For our animals here in Tucson we are mainly concerned with preventing tick infestation especially during the monsoon season. The most common tick in southern Arizona is the brown dog tick (Rhipicephalus sanguineus). High levels of infestation can cause skin irritation and damage in dogs, and the population can reach pest proportions in houses and kennels. In the U.S., R. sanguineus is a vector of disease in dogs; canine ehrlichiosis (Ehrlichia canis) and canine babesia (Babesia canis). These rarely cause disease in humans; only a few cases are known. In dogs, symptoms of canine ehrlichiosis include lameness and fever; those for babesiosis include fever, anorexia and anemia. Both have been found in Arizona. In parts of Europe, Asia and Africa R. sanguineus is a vector of Rickettsia conorii, known locally as Mediterranean spotted fever, boutonneuse fever, or tick typhus. Rhipicephalus sanguineus has not been shown to transmit the bacterium which causes Lyme disease.  The brown dog tick, Rhipicephalus sanguineus Latreille, is unusual among ticks, in that it can complete its entire life cycle indoors. Because of this, it can establish populations in colder climates, and has been found in much of the world. Many tick species can be carried indoors on animals, but cannot complete their entire life cycle inside. Although R. sanguineus will feed on a wide variety of mammals, dogs are the preferred host in the U.S. and appear to be required to develop large infestations.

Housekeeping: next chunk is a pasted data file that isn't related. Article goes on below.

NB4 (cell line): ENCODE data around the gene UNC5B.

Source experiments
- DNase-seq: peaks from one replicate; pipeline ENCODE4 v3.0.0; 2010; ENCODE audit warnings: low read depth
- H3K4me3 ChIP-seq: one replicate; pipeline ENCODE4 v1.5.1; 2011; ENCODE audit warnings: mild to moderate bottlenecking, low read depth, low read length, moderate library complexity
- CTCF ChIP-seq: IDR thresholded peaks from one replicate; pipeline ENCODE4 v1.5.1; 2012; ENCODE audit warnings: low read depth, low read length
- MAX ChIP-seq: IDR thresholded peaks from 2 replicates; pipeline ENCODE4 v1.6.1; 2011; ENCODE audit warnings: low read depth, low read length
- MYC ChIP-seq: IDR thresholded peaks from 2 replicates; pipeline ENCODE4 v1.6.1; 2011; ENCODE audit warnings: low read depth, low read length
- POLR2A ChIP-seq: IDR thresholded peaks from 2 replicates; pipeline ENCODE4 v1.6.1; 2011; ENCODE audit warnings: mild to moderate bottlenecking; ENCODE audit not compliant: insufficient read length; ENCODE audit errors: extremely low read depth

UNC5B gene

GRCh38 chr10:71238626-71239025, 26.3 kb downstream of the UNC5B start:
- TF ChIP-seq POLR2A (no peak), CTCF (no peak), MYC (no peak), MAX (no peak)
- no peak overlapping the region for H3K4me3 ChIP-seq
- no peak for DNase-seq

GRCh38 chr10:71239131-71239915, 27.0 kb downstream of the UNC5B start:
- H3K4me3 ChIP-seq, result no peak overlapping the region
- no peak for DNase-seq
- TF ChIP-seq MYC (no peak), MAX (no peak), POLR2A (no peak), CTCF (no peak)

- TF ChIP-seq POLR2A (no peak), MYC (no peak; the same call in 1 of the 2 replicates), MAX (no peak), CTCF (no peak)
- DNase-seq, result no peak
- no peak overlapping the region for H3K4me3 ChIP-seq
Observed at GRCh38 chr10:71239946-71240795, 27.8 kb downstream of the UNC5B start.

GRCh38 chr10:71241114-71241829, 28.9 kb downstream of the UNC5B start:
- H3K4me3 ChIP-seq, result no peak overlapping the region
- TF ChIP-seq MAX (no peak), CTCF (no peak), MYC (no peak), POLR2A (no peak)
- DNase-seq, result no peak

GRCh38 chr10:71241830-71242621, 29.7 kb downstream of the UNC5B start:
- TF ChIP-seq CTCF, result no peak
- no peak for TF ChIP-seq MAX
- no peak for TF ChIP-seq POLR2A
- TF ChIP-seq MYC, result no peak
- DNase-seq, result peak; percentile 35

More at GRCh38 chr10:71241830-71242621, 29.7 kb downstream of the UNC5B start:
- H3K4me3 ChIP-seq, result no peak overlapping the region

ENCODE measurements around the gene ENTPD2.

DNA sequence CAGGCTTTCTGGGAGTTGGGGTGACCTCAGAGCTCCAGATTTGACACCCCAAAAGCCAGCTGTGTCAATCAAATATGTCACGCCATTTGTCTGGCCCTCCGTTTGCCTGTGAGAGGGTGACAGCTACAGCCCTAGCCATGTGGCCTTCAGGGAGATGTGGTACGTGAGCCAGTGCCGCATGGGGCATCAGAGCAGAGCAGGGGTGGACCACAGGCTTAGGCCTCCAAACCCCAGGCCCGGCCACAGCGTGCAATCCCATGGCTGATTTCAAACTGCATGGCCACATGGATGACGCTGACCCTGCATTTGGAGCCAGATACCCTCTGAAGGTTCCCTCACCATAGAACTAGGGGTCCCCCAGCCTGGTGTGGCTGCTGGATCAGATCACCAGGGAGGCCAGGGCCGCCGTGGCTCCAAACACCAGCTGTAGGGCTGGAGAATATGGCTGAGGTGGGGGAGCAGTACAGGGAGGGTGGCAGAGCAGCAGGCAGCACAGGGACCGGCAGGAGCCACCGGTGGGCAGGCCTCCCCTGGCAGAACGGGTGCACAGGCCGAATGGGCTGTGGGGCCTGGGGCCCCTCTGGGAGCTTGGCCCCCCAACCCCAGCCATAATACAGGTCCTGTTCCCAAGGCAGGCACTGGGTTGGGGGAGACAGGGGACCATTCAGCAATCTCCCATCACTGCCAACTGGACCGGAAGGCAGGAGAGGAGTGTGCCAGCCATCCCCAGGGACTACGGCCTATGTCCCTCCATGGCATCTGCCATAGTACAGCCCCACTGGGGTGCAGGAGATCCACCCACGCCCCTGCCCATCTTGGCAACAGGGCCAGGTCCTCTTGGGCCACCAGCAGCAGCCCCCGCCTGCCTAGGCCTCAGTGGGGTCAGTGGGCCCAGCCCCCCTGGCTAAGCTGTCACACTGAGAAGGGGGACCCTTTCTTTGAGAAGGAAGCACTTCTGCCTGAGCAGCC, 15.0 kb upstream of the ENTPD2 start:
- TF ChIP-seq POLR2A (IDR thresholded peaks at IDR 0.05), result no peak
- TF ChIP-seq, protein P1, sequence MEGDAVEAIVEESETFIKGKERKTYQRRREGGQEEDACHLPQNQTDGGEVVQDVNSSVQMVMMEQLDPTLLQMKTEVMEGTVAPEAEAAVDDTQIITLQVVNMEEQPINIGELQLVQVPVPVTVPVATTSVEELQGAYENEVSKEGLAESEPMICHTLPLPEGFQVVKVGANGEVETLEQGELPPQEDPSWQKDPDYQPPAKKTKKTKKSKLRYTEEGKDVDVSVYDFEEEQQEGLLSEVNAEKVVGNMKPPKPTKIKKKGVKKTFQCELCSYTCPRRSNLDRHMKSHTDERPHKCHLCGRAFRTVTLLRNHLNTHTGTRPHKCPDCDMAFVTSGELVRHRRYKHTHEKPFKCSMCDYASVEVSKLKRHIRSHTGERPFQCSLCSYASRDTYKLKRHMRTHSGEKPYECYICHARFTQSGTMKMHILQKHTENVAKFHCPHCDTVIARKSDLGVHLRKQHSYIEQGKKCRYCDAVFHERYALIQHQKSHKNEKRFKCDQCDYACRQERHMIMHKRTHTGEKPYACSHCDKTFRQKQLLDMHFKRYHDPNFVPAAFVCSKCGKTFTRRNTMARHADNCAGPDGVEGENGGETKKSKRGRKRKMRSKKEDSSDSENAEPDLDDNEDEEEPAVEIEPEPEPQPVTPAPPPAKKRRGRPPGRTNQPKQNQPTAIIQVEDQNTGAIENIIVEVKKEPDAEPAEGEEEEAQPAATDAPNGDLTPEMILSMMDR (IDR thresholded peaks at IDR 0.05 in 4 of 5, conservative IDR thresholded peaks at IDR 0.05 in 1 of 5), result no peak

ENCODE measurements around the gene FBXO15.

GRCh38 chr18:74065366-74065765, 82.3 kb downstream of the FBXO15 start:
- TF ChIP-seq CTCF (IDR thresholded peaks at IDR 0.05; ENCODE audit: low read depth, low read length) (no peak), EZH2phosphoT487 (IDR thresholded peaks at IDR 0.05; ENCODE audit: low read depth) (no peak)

Infestations in houses can explode to very high levels quickly. Typically, a few ticks are brought into the house or kennel, often on a dog which has been away from home. The early stages of the infestation, when only a few individuals are present, are often missed completely. The first indication the dog owner has that there is a problem is when they start noticing ticks crawling up the walls or curtains! The best management strategy is prevention of infestations in the house or kennel. Please feel free to discuss tick control with any of our staff or veterinarians. Preventing engorgement of the ticks on dogs is critical to management of the tick and the well-being of the dog. Treatments with fipronil Frontline Plus (in sprays and spot-ons), amitraz (often in flea and tick collars), permethrin (sprays and shampoos) and deltamethrin (shampoos) have been reported as effective. Regular treatment will minimize the chances of a dog picking up a tick and the tick successfully feeding. Treatment will also reduce attachment by other species of tick, such as the American dog tick or the blacklegged tick. Once an infestation has started, thorough treatment of the dogs is critical and may need to be repeated several times. Follow your veterinarian's instructions and the directions on the any tick control product you use. Dogs should be examined regularly and attached ticks removed and disposed of. It may be necessary to treat the house or kennel, paying particular attention to cracks and crevices. Pest control operators should be consulted. Other mammals should be monitored and treated if necessary, but be careful about treatments used on cats. Some tick and flea treatments for dogs are poisonous in cats. People should check themselves regularly; although rare in the U.S. this species will bite humans. DEET (found in many insect repellents) does repel these ticks, but may not be practical if an infestation is inside a house. Use according to label directions.